June 5, 2023 at 7:05 amFAQParticipant
Section 8.5.3.2 of the CFX Modeling Guide, entitled “Particle Shape Factors”, explains the significance of the Cross Sectional and Surface Area Factors. The Guide mentions that CFX assumes all particles to be spherical by default, and continues this assumption while calculating a particle’s diameter from dividing its mass by its density. The Cross Sectional Area Factor may be included to modify the assumed spherical crosssectional area if the particles are actually nonspherical. This factor is multiplied by the calculated crosssectional area when assuming spherical particles, and affects the calculated drag force. To elaborate, let a cuboid particle’s dimensions be length (L) x width (W) x depth (D), where L>W>D. Then, let the following definitions be: •Crosssectional area, A = W*D •Volume, V = L*W*D •Equivalent spherical radius, Rv = (3/4*V/pi)^(1/3) •Cross Sectional Area Factor, CSAF = A/(pi*Rv^2) CSAF is then multiplied by the crosssectional area of the spherical particle equivalent of the cuboid particle. The Surface Area Factor (SAF) is analogous to the CSAF in that it adjusts the assumed spherical particle shape to enable nonspherical particles. However, this factor is defined as the ratio of the surface area of the nonspherical particle to the surface area of the spherical particle with the equivalent diameter (nonspherical divided by spherical). The SAF affects mass and heat transfer correlations and thus must be figured out based on the surface geometry of the nonspherical particle compared to the surface of a spherical particle of equivalent mass.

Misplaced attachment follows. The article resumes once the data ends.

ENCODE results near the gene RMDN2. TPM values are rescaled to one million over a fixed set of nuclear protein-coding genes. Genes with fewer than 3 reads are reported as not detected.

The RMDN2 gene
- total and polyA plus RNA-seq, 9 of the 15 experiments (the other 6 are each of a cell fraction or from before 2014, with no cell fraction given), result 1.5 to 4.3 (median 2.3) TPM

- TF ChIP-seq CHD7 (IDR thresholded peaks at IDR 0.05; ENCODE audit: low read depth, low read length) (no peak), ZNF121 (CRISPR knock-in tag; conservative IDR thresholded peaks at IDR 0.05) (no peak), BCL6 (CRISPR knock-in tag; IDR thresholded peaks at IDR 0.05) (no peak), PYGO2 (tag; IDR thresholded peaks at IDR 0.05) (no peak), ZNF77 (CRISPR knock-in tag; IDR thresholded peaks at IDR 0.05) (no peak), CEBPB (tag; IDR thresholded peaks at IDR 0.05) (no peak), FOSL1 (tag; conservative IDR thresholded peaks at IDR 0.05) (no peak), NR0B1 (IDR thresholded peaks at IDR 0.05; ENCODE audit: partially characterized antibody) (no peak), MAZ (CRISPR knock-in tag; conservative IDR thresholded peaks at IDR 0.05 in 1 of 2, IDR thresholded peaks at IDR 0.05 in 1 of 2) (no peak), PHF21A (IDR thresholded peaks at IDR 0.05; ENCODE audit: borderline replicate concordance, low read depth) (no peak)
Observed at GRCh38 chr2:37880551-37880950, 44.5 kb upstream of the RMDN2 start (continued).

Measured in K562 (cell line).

Introducing Ansys Electronics Desktop on Ansys Cloud
The Watch & Learn video article provides an overview of cloud computing from Electronics Desktop and details the product licenses and subscriptions to ANSYS Cloud Service that are...
How to Create a Reflector for a Center HighMounted Stop Lamp (CHMSL)
This video article demonstrates how to create a reflector for a center highmounted stop lamp. Optical Part design in Ansys SPEOS enables the design and validation of multiple...
Introducing the GEKO Turbulence Model in Ansys Fluent
The GEKO (GEneralized KOmega) turbulence model offers a flexible, robust, generalpurpose approach to RANS turbulence modeling. Introducing 2 videos: Part 1 provides background information on the model and a...
Postprocessing on Ansys EnSight
This video demonstrates exporting data from Fluent in EnSight Case Gold format, and it reviews the basic postprocessing capabilities of EnSight.
 Solver message during DPM calculation: “number of stepsize underflows during particle integration step is x”. What does it mean and how to get rid of it?
 ANSYS Fluent: Efficient Modeling of Spray Breakup using VOFtoDPM Transition
 ANSYS Fluent: Describing Cavitation in a Centrifugal Pump
 Simulation of Exhaust Gas Recirculation (EGR) Cooler with CFD
 Mixing Tank Modeling in ANSYS Fluent
 ANSYS Fluent: Lifeboat Launch – Overset & Dynamic Meshes with the Volume of Fluid Model
 Hydrodynamics and Wave Impact Analysis
 Optimizing Solid Distribution in Continuous StirredTank Reactor
 ANSYS Fluent: Simulating Multiphase Mixing within a Sparging Tank – Part 1
 ANSYS Fluent: Simulating Multiphase Mixing within a Sparging Tank – Part 2
© 2023 Copyright ANSYS, Inc. All rights reserved.